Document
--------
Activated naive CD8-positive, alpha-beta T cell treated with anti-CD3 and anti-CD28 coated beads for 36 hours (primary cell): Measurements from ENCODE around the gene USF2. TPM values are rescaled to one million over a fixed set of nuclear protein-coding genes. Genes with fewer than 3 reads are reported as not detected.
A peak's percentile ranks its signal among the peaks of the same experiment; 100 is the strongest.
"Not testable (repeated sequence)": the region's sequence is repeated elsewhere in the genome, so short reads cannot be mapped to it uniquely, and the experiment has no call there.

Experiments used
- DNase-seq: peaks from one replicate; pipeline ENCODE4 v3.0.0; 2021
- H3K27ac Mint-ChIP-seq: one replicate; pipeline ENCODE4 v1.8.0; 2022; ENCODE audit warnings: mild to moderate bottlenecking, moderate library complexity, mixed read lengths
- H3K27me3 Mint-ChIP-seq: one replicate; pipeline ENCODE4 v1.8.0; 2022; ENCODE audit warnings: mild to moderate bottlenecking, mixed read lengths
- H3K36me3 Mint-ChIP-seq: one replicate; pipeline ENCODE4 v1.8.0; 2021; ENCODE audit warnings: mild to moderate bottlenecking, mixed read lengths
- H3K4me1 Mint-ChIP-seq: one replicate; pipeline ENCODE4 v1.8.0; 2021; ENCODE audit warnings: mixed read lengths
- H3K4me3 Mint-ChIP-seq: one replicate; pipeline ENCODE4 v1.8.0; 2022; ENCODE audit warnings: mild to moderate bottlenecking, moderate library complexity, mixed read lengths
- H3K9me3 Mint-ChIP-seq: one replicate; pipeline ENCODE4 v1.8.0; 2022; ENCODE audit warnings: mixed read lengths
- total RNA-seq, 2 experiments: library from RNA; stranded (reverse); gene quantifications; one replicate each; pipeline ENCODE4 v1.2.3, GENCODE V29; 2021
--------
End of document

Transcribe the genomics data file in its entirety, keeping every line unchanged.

Activated naive CD8-positive, alpha-beta T cell treated with anti-CD3 and anti-CD28 coated beads for 36 hours (primary cell): Measurements from ENCODE around the gene USF2. TPM values are rescaled to one million over a fixed set of nuclear protein-coding genes. Genes with fewer than 3 reads are reported as not detected.
A peak's percentile ranks its signal among the peaks of the same experiment; 100 is the strongest.
"Not testable (repeated sequence)": the region's sequence is repeated elsewhere in the genome, so short reads cannot be mapped to it uniquely, and the experiment has no call there.

Experiments used
- DNase-seq: peaks from one replicate; pipeline ENCODE4 v3.0.0; 2021
- H3K27ac Mint-ChIP-seq: one replicate; pipeline ENCODE4 v1.8.0; 2022; ENCODE audit warnings: mild to moderate bottlenecking, moderate library complexity, mixed read lengths
- H3K27me3 Mint-ChIP-seq: one replicate; pipeline ENCODE4 v1.8.0; 2022; ENCODE audit warnings: mild to moderate bottlenecking, mixed read lengths
- H3K36me3 Mint-ChIP-seq: one replicate; pipeline ENCODE4 v1.8.0; 2021; ENCODE audit warnings: mild to moderate bottlenecking, mixed read lengths
- H3K4me1 Mint-ChIP-seq: one replicate; pipeline ENCODE4 v1.8.0; 2021; ENCODE audit warnings: mixed read lengths
- H3K4me3 Mint-ChIP-seq: one replicate; pipeline ENCODE4 v1.8.0; 2022; ENCODE audit warnings: mild to moderate bottlenecking, moderate library complexity, mixed read lengths
- H3K9me3 Mint-ChIP-seq: one replicate; pipeline ENCODE4 v1.8.0; 2022; ENCODE audit warnings: mixed read lengths
- total RNA-seq, 2 experiments: library from RNA; stranded (reverse); gene quantifications; one replicate each; pipeline ENCODE4 v1.2.3, GENCODE V29; 2021